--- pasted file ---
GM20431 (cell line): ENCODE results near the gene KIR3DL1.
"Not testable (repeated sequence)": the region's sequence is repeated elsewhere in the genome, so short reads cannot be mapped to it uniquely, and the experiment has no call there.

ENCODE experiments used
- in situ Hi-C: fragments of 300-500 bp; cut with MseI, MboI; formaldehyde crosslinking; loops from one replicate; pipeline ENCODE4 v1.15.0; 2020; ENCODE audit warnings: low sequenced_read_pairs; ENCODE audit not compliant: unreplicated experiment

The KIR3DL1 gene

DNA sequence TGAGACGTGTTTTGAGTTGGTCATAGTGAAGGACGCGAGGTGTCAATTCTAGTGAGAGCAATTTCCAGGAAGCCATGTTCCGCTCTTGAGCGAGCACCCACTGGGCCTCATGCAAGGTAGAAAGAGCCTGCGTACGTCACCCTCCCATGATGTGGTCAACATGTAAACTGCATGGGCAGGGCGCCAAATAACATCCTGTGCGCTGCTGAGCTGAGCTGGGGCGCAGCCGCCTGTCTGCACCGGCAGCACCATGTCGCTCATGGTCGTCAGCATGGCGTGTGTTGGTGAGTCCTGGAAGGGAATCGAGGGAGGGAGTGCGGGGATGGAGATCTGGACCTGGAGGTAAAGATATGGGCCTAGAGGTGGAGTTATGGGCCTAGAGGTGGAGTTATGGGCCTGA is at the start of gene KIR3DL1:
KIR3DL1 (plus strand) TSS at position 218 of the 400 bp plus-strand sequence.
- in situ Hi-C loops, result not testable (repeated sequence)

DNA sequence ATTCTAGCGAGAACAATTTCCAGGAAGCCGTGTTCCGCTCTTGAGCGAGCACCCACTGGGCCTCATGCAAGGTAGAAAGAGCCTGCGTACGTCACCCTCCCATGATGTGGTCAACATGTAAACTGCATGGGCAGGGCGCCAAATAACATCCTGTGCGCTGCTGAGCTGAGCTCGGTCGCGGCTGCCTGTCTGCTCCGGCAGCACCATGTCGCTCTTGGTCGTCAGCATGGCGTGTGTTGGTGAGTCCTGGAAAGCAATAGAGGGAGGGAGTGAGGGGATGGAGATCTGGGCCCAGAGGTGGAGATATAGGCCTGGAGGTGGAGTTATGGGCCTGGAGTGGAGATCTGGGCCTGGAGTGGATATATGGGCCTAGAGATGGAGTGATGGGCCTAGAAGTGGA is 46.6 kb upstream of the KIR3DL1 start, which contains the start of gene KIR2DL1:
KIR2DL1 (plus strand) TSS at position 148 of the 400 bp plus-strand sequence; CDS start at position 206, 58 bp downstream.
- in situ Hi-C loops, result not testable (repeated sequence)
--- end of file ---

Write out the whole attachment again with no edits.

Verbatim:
GM20431 (cell line): ENCODE results near the gene KIR3DL1.
"Not testable (repeated sequence)": the region's sequence is repeated elsewhere in the genome, so short reads cannot be mapped to it uniquely, and the experiment has no call there.

ENCODE experiments used
- in situ Hi-C: fragments of 300-500 bp; cut with MseI, MboI; formaldehyde crosslinking; loops from one replicate; pipeline ENCODE4 v1.15.0; 2020; ENCODE audit warnings: low sequenced_read_pairs; ENCODE audit not compliant: unreplicated experiment

The KIR3DL1 gene

DNA sequence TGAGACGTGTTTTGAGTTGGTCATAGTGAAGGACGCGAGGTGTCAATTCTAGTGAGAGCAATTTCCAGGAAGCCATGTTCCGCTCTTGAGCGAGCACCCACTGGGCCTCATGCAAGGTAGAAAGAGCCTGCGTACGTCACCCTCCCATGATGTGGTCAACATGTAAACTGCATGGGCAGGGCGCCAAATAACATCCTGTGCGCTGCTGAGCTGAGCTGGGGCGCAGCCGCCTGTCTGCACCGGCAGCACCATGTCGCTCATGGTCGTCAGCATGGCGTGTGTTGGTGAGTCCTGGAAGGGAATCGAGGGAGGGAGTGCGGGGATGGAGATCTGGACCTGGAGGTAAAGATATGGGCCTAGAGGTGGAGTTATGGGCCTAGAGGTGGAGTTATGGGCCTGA is at the start of gene KIR3DL1:
KIR3DL1 (plus strand) TSS at position 218 of the 400 bp plus-strand sequence.
- in situ Hi-C loops, result not testable (repeated sequence)

DNA sequence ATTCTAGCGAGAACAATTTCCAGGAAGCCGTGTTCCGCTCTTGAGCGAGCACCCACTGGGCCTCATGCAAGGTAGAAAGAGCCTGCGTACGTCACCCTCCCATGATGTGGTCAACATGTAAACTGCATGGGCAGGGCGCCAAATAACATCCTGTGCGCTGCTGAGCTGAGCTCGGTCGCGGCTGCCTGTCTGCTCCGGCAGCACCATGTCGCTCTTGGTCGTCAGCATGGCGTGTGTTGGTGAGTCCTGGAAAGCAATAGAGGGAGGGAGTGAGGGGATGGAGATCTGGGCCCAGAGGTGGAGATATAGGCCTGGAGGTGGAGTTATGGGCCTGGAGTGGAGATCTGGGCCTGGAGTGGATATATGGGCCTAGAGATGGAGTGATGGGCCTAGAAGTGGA is 46.6 kb upstream of the KIR3DL1 start, which contains the start of gene KIR2DL1:
KIR2DL1 (plus strand) TSS at position 148 of the 400 bp plus-strand sequence; CDS start at position 206, 58 bp downstream.
- in situ Hi-C loops, result not testable (repeated sequence)